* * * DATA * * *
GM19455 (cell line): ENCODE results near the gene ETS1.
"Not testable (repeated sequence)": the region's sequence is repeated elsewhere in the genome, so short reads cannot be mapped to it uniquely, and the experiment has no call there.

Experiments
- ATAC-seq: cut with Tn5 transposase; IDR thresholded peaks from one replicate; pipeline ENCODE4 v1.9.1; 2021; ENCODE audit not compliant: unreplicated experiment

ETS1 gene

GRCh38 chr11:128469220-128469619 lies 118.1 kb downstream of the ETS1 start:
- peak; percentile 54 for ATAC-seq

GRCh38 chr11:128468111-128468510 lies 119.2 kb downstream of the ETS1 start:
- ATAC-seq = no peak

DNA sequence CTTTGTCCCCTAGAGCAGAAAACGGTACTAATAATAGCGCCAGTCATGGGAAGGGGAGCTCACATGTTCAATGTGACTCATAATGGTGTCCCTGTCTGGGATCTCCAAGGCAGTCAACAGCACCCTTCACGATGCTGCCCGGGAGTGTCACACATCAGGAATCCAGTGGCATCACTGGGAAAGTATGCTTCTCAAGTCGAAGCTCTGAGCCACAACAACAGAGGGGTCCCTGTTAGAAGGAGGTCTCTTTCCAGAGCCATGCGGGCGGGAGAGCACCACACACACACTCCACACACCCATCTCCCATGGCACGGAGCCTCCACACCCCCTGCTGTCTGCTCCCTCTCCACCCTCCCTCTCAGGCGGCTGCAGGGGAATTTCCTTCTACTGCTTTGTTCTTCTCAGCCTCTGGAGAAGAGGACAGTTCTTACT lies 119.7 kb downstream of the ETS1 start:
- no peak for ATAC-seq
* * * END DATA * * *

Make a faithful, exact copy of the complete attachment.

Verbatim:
GM19455 (cell line): ENCODE results near the gene ETS1.
"Not testable (repeated sequence)": the region's sequence is repeated elsewhere in the genome, so short reads cannot be mapped to it uniquely, and the experiment has no call there.

Experiments
- ATAC-seq: cut with Tn5 transposase; IDR thresholded peaks from one replicate; pipeline ENCODE4 v1.9.1; 2021; ENCODE audit not compliant: unreplicated experiment

ETS1 gene

GRCh38 chr11:128469220-128469619 lies 118.1 kb downstream of the ETS1 start:
- peak; percentile 54 for ATAC-seq

GRCh38 chr11:128468111-128468510 lies 119.2 kb downstream of the ETS1 start:
- ATAC-seq = no peak

DNA sequence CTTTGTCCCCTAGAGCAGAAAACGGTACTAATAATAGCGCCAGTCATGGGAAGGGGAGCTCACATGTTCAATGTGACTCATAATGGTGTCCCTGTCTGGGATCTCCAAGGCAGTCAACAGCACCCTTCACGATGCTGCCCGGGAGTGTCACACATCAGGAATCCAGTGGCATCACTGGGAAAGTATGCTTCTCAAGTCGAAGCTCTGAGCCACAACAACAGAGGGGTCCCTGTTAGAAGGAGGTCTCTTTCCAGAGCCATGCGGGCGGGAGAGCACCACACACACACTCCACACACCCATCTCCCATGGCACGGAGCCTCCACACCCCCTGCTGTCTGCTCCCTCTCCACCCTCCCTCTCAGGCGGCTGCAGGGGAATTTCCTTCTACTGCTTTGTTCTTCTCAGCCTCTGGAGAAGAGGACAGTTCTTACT lies 119.7 kb downstream of the ETS1 start:
- no peak for ATAC-seq